And a still additional object of the invention is to ease the installation of and/or replacement of a plasma TV in a mirrored dresser camouflaged television stand.
SUMMARY OF THE INVENTION
In accordance with the foregoing objects a display stand for an article, such as a flat screen television, is camouflaged as useful furniture, such as a dresser with mirror or armoire that stores clothing. The flat screen television, such as a plasma or liquid crystal television, is stationary in position inside the upper portion of the furniture and is concealed by a vertically movable opaque panel, such as a mirror or a panel, at the front when the television is not in use. The opaque panel is movably supported by an electric elevator or lift and is selectively vertically moved by the electric lift on command selected by the TV user to a full up position that blocks the view of the television or a full down position inside the dresser that exposes the television to view. Moving the mirror or other opaque panel instead of the plasma TV, installation of the TV is simple and operation is believed to be more reliable.
The foregoing and additional objects and advantages of the invention, together with the structure characteristic thereof, which were only briefly summarized in the foregoing passages, will become more apparent to those skilled in the art upon reading the detailed description of a preferred embodiment of the invention, which follows in this specification, taken together with the illustrations thereof presented in the accompanying drawings.
BRIEF DESCRIPTION OF THE DRAWINGS
In the drawings:
FIG. 1 is a front perspective of an embodiment of the invention;
FIG. 2 shows the embodiment of FIG. 1 in a slightly different position;
FIG. 3 shows a the bottom portion of the embodiment of FIG. 1 with the upper hutch section removed;
FIG. 4 shows the base section shown in FIG. 3 in a top plan view;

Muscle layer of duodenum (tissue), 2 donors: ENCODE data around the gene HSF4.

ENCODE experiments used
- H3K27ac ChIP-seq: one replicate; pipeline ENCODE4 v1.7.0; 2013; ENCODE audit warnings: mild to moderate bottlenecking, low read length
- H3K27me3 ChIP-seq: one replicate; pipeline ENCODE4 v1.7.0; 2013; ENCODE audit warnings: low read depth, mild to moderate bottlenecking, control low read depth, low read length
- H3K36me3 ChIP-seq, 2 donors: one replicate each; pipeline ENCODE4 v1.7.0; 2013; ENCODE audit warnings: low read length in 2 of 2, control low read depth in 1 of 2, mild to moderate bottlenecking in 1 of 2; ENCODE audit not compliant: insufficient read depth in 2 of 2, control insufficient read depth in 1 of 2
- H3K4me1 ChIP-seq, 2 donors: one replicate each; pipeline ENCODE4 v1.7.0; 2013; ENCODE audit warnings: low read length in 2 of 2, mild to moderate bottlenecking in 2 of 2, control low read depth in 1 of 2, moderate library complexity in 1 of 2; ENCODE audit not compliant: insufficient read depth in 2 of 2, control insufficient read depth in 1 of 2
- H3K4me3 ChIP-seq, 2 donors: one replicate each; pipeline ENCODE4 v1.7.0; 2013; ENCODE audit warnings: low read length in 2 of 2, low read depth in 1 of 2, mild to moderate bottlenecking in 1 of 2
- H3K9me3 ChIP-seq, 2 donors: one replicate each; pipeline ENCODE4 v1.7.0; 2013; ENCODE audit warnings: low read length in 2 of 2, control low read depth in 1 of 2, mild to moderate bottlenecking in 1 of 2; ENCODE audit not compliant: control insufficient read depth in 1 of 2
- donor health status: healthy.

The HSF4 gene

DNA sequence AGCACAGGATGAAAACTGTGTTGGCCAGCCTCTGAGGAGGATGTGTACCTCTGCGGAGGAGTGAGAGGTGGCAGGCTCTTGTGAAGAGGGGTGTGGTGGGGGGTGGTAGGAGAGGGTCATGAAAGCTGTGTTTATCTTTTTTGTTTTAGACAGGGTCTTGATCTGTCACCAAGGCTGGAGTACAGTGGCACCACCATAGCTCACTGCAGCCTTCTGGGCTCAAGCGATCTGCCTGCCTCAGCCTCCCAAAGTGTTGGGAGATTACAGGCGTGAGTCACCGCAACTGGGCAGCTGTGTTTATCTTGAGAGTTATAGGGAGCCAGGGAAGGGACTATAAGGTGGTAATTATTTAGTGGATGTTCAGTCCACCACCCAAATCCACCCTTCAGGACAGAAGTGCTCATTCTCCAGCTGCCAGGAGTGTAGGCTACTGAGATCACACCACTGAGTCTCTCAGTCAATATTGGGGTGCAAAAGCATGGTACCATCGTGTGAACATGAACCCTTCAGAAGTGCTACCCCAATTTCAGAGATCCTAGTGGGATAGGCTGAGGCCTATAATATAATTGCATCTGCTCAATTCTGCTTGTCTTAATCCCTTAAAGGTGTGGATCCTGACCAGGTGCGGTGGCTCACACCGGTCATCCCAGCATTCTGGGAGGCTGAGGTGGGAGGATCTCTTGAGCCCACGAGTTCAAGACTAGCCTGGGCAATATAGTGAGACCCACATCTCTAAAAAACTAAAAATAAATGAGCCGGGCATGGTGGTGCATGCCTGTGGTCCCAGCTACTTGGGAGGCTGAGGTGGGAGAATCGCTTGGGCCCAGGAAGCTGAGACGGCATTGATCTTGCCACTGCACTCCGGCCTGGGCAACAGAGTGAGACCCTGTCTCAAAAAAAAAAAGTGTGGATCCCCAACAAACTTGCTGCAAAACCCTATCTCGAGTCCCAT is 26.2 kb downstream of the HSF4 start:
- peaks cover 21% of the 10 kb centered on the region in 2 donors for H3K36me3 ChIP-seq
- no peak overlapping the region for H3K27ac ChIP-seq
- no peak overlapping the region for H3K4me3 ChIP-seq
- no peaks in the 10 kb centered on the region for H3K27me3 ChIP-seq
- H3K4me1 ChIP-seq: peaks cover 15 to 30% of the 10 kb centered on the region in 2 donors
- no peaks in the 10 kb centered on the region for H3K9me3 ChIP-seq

FIG. 5 is a rear view of the hutch and plasma TV mounting board;
FIGS. 6A through 6E show an available (e.g. prior art) electrical lift for a plasma TV that serves as an element of the present invention to instead lift a mirror and the means by which the mirror is attached to the electrical lift;
FIG. 7 illustrates one of the elements of the electric lift of FIG. 6A to a larger scale;
FIG. 8 is an electric schematic of control circuits for the electric lift of FIGS. 6 and 7
FIG. 9 is an armoire embodiment of the combination invention of FIG. 1; and
FIG. 10 is a partial illustration of the embodiment of FIG. 9 showing the embodiment in a transition state.
DESCRIPTION OF THE PREFERRED EMBODIMENTS
The bedroom furniture 10 presented in FIG. 1 contains two parts, a lower or base section 12 that contains a number of drawers, such as drawer 14, and the upper or hutch section 16 that contains at least a mirror 18. The drawers 14 are fully operational; and are typically used to store clothing and/or other articles. Upper section 16 is attached to the top surface 15 of the base section 12, suitably by large bolts, not illustrated. In outward appearance the mirrored dresser of FIG. 1 appears as an ordinary mirrored dresser without revealing the added function of serving as a television stand. The hutch contains left 20 and right 22 glass-windowed hinged doors that may be swung open to provide access to a plurality of vertically spaced glass shelves on which one can store “knick-knacks,” a very conventional structure. The lower portion of doors 20 and 22 contain screened panels, 24 and 26, one in the left side door and the other on the right side. Each panel respectively conceals an audio loudspeaker. Mirror 18 is a “pop-up” or “pop down” mirror. That is, the mirror is vertically positionable and can be moved vertically downward into lower section 12 of the dresser. As becomes apparent later in this specification, the mirrored dresser supports and hides from view a plasma television that is normally obscured from being viewed from the front side of the dresser (e.g. is not visible from the front side of the dresser).